Two and a half years is a long time to sleep, even for a machine. That’s how long Rosetta has slumbered in its decade-long journey towards the comet where it will land. But in the dead of the night, at 2am PST tomorrow morning, Rosetta will awaken. Rosetta is many millions of miles away from Earth by now, well on its way towards the Churyumov-Gerasimenko comet, where it’ll land in May of this year.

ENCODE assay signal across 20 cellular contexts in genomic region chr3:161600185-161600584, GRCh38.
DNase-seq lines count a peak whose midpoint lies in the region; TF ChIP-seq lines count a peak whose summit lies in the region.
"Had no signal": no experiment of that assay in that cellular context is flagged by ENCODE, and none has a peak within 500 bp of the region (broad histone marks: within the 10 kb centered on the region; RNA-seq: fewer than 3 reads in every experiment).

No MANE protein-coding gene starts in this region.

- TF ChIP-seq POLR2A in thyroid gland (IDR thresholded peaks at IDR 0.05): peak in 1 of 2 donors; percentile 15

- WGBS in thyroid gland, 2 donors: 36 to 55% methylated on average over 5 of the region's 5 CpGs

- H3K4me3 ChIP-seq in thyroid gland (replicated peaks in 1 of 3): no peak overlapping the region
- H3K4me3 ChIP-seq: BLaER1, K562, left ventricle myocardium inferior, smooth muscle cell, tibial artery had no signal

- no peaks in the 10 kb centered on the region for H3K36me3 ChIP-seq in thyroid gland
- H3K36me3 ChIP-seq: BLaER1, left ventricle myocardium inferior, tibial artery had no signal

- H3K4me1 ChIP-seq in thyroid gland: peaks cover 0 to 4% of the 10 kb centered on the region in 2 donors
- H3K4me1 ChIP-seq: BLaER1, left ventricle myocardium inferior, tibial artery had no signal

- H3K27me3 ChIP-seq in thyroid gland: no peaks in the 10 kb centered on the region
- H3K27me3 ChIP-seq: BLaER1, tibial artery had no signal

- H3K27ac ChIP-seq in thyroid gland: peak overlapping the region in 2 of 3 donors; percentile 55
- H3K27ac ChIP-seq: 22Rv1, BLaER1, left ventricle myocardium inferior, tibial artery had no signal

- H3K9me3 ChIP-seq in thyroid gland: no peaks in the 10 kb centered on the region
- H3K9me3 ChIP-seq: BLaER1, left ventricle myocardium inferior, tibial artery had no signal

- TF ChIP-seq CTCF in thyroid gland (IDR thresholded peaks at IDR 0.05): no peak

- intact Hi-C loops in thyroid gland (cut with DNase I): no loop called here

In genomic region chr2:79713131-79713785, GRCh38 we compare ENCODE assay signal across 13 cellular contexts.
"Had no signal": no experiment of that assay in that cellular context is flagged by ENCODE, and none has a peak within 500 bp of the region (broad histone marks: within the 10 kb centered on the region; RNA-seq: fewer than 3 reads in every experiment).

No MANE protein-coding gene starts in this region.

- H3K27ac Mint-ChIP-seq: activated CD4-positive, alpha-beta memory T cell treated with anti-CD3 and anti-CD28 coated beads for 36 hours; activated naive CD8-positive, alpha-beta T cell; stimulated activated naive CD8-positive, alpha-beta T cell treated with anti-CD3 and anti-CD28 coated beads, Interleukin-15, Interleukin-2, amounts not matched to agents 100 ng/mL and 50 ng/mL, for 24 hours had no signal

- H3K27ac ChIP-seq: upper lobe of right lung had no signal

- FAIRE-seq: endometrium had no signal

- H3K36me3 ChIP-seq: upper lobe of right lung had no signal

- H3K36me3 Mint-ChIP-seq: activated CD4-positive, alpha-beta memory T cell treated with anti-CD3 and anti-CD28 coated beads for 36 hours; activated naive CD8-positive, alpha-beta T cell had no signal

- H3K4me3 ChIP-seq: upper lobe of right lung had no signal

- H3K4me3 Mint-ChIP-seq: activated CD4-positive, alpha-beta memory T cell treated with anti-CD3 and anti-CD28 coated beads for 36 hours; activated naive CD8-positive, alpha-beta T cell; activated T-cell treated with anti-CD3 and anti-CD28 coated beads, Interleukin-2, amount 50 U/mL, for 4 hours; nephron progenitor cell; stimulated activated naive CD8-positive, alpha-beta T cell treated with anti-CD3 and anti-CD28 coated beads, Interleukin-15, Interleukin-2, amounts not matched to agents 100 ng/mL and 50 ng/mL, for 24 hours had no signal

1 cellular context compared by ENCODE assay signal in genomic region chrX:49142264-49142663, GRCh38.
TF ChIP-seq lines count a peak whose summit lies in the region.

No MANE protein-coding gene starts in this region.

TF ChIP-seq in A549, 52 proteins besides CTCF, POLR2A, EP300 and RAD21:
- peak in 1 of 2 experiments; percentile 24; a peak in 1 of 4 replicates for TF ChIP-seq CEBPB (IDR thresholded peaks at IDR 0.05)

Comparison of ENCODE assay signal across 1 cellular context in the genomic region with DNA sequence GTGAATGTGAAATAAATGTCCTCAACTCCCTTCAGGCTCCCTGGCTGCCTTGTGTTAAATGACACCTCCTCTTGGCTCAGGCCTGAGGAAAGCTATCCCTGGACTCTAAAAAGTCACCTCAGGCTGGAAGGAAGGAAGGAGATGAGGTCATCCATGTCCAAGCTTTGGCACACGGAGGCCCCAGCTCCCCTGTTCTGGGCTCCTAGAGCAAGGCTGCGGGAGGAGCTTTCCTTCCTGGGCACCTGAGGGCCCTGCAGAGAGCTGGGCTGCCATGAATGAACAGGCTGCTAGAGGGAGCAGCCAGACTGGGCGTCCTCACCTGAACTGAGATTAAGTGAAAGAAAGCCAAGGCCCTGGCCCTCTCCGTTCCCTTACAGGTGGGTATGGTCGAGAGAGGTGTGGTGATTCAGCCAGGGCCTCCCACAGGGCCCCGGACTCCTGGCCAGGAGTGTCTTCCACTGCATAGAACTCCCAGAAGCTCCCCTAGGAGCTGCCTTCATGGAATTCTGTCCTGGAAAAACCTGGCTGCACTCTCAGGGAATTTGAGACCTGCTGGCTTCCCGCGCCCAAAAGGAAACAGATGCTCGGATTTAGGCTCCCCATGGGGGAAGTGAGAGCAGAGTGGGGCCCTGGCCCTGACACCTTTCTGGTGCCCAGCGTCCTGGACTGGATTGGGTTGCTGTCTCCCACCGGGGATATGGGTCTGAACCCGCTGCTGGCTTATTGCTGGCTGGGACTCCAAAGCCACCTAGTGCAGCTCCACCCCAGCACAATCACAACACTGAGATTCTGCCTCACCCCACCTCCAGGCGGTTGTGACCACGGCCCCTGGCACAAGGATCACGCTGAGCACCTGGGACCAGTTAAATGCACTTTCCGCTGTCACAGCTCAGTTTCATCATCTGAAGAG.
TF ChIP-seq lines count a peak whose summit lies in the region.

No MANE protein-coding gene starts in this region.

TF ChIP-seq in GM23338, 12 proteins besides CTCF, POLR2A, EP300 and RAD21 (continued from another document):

At 10:00 GMT on Monday, the most important alarm clock in the Solar System will wake up ESA’s sleeping Rosetta spacecraft. Rosetta is chasing comet 67P/Churyumov–Gerasimenko and, since its launch in 2004, has made three flybys of Earth and one of Mars to build up enough speed and get on a trajectory towards the comet. It has also encountered asteroids Steins and Lutetia along the way. Operating on solar energy alone, the spacecraft was placed into a deep space slumber in mid-2011 as it cruised far from the Sun and out towards the orbit of Jupiter. To prepare for its long sleep, Rosetta was oriented so that its solar arrays faced the Sun and put into a once per minute spin for stability.